Butter, cheese, full fat milk, yogurt, sour cream, cream, beef, pork and nuts - The common thread here is that many still are confused about fat since it was wrongfully demonized in the 1970s. The fats that are found in these foods are long chain fatty acids (LCFA) and form the core structural fats in the body comprising 75 - 80% of fatty acids in most cells. LCFA, along with monounsaturated fats (MFA) are the body’s preferred fuel source. Well conducted and replicated research has shown that these fats reduce the risk of heart disease by increasing HDL-cholesterol, lowering triglycerides and LDL-cholesterol. These fats also help to increase muscle mass and stabilize energy and mood.
Sure, you could just eat cold pizza from the night before, but if you want to experience the true joy of pizza for breakfast, try this recipe. The pizza is topped with tater tots (you can choose fried or baked, but go with fried today, obviously)—plus two kinds of bacon. Oh, and there are eggs on top too. And cheese. Breakfast of champions? Yes indeed.  

In a blog post for the International Food Information Council Foundation, Pike wrote how clean eating transformed from people wanting to eat more wholesome foods to it becoming “a privilege of consuming nicely packaged foods with influencer-approved ingredients,” and how this type of eating excludes those who don’t have access to upscale grocery stores. “[Clean eating] implies that those who don’t care to eat clean are unhealthy or lazy — they are eating ‘dirty,’” she wrote in the post.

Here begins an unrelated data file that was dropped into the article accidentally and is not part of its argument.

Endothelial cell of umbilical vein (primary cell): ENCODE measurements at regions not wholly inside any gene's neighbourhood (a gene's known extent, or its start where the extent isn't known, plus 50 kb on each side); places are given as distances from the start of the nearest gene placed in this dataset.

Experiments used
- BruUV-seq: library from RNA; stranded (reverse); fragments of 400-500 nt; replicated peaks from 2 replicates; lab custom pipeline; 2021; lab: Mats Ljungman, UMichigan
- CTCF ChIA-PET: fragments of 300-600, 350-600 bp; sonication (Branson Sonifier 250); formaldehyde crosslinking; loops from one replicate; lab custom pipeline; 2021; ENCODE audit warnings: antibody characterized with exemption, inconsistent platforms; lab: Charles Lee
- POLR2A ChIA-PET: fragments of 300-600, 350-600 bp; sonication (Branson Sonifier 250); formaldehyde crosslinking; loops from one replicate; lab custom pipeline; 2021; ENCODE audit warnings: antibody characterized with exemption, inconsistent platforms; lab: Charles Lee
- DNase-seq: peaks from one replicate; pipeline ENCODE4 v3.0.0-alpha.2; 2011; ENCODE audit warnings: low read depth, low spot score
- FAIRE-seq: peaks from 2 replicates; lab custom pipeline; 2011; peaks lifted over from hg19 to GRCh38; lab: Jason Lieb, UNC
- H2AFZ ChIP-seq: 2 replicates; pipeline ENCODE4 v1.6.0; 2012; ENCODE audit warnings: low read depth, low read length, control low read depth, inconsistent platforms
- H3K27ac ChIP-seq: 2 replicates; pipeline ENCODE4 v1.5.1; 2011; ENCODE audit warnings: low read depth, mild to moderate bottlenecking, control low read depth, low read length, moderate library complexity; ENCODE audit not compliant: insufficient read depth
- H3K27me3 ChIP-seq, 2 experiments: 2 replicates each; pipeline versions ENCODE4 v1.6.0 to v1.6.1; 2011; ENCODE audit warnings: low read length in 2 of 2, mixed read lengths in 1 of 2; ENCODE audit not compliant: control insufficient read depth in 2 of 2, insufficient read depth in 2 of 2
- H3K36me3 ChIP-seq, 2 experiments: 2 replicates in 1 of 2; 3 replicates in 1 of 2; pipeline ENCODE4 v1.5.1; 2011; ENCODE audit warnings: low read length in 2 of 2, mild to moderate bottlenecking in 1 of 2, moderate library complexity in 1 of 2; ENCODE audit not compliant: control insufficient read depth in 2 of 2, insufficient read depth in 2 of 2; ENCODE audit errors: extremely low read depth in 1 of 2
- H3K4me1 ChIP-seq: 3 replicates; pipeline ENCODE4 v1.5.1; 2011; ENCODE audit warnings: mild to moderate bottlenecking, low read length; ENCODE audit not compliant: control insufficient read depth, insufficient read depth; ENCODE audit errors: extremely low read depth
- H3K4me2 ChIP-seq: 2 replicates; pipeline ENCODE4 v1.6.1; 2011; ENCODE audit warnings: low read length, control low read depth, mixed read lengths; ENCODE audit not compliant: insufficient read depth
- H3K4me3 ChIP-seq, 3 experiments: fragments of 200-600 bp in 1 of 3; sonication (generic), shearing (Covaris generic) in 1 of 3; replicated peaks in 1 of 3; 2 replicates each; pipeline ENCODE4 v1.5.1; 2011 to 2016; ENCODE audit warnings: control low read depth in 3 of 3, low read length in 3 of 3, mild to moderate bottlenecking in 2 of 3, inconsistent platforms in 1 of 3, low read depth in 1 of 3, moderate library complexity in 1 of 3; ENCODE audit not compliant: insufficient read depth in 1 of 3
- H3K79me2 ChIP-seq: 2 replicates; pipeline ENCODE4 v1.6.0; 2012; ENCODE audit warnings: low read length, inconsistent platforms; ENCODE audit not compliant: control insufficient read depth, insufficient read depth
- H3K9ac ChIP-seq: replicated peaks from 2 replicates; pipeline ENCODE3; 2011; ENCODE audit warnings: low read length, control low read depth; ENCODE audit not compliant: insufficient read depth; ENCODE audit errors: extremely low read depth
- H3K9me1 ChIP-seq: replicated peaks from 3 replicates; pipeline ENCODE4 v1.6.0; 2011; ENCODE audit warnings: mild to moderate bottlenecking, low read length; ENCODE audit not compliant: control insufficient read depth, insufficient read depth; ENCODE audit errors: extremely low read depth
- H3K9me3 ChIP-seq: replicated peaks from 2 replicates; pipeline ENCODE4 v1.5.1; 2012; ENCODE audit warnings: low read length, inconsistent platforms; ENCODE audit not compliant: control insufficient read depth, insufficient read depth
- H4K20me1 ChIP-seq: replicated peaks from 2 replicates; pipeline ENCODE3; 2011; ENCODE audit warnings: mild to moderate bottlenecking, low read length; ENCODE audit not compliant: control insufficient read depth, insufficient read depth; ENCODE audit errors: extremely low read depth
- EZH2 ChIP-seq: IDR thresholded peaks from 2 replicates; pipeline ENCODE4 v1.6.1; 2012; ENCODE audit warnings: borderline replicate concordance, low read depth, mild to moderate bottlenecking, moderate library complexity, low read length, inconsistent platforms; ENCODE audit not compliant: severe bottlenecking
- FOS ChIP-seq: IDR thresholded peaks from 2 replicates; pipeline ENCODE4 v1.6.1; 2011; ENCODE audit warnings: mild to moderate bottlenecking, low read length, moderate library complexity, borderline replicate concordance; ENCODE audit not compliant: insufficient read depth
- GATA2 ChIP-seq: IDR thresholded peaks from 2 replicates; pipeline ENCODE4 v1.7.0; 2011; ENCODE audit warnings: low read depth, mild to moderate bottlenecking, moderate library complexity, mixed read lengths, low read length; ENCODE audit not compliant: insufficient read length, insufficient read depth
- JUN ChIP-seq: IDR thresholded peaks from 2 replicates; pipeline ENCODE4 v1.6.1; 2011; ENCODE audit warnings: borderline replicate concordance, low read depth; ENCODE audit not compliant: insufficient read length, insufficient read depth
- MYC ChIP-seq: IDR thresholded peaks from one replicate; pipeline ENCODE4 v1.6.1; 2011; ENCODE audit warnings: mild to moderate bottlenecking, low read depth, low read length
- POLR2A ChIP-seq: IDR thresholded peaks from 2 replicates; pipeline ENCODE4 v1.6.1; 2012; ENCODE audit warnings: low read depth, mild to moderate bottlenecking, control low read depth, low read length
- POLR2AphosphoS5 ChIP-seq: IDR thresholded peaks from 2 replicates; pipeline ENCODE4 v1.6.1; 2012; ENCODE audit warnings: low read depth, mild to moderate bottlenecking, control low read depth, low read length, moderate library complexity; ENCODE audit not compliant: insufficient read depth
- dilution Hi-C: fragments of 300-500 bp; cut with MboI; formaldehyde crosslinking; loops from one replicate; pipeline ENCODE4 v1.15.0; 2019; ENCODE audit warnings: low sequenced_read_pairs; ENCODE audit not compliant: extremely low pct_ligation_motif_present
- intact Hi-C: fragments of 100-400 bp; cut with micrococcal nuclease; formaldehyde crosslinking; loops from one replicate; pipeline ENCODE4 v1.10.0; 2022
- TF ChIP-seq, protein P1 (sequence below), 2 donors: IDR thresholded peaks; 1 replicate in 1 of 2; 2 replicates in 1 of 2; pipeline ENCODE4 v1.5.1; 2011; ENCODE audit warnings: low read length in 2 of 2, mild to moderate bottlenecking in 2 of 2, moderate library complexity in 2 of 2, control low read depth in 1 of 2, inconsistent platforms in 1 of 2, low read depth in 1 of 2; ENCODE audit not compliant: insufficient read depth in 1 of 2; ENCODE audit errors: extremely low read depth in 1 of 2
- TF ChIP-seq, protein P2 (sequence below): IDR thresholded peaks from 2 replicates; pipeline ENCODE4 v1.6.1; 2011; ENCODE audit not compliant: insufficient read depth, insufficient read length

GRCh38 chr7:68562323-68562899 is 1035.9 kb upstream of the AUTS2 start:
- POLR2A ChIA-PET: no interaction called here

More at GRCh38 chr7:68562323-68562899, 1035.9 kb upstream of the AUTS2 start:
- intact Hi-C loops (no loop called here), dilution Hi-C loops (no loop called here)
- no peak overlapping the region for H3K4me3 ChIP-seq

Darshana Thacker is chef and culinary project manager for Forks Over Knives. A graduate of the Natural Gourmet Institute, she is the author of Forks Over Knives: Flavor! She created the recipes for Forks Over Knives Family and was a lead recipe contributor to the New York Times bestseller The Forks Over Knives Plan. Her recipes have been published in The Prevent and Reverse Heart Disease Cookbook, Forks Over Knives—The Cookbook, Forks Over Knives: The Plant-Based Way to Health, and LA Yoga magazine online. Visit DarshanasKitchen.com for more.
Jen Bateman, aka Dr. Jen, a food psychologist who specializes in diabetes and weight management, considers how that type of classification is a disservice to our health. “When we make foods ‘bad,’ we can set up a cycle of rebellion and craving them more,” she said. “It’s the inner teen inside us that doesn’t like to be told what to do. People feel ashamed and often feel hopeless or a sense of ‘what’s the point,’ and then they overeat to comfort.”
These simple-to-prepare recipes for the kind of delectable dishes people crave but feel they can’t eat when trying to be healthy and trim, actually can be the basis of a personal weight-loss plan. They can also be a way to add “off-limit” foods back into an already successful diet. Or they can simply be part of an exciting new way to eat healthfully — and with pleasure.